My fears were somehow confirmed, and I was mildly surprised when I read that the newly judicially-installed Governor of Ondo State, Dr Olusegun Mimiko, as one of his first decision on assuming office, decided to “sack” all the state’s local government chairmen and councillors, in apparent ignorance of the Constitutional provisions for doing so. I was surprised because of many reasons: Dr Mimiko is a highly educated man, and experienced politician, who should know the provisions of the Constitution before acting so hastily; secondly, he rode to office on the back of a lot of goodwill after all he had been through, and I would have expected him to settle down first and face the task of re-building Ondo State before he can even consider “sacking” the local governments. Thirdly, and this is also tied to constitutional provisions, he failed to refer to the State House of Assembly before his peremptory dissolution of the local governments.
I was one of millions of Nigeria who rejoiced on the ousting of the inept and corrupt Dr Olusegun Agagu (my former lecturer at the University of Ibadan) from the Ondo State Government House, and the subsequent judicial victory of Dr Mimiko. I wish him well very much and hope he will do for Ondo State what Agagu, in all his wisdom, refused to do for the people of Ondo State for almost 7 years. A lot of Nigerians have since counselled him that he should focus his attention on good governance, accountability, responsibility and rule of law.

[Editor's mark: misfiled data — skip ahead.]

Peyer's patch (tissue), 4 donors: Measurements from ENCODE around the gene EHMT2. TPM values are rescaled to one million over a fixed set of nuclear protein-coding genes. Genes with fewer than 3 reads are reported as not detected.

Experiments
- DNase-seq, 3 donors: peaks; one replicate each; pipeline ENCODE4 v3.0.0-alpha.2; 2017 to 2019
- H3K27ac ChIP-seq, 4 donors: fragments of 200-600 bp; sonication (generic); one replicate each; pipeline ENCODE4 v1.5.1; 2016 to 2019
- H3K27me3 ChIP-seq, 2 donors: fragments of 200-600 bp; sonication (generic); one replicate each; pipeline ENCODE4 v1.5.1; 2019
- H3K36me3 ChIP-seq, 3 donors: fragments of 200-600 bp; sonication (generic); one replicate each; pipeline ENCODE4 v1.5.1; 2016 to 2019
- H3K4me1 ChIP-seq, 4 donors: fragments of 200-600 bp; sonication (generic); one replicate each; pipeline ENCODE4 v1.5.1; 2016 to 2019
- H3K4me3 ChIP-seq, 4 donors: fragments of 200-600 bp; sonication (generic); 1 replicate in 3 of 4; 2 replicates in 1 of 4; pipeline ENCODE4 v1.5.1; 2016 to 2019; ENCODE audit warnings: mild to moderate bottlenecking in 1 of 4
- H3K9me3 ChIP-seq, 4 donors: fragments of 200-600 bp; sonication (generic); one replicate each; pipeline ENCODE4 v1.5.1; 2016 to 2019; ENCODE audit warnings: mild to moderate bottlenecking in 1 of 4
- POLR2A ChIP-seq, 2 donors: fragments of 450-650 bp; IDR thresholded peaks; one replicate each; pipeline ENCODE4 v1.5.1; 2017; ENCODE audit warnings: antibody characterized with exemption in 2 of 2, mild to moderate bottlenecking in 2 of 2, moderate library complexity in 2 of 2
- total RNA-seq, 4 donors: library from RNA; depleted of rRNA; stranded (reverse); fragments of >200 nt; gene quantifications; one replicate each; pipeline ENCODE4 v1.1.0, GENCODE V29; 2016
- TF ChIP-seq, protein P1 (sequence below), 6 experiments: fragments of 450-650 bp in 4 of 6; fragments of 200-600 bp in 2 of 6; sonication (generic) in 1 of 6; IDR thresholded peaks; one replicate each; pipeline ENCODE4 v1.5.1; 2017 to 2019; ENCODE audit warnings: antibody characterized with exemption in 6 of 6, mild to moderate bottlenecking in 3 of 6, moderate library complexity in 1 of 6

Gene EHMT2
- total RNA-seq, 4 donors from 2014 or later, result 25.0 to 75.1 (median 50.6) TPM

However, Dr Mimiko, with the benefit of hindsight, must realise that his very first move was very wrong. So he has started off on a very wrong footing with this “sacking”. Agreed that the elections, which were hastily conducted, after ignoring a court order not to do so, by his predecessor that brought in the current local government chairmen and councillors was another breach of the law of the land, Dr Mimiko could have sought constitutional and legal advice before proceeding on this disastrous route.
Now, having been advised rightly, Dr Mimiko is now having to eat his hat, and is now belatedly doing what he should have done in the first place – go to the court and determine whether the elections that brought the “sacked” councillors in were conducted validly and lawfully.
I wish him the best in the governance of Ondo State, but he should really go and study the Constitution of the Federal Republic of Nigeria and adhere to it as fully as he can. This will be part of standards by which he will be judged at the end of his tenure.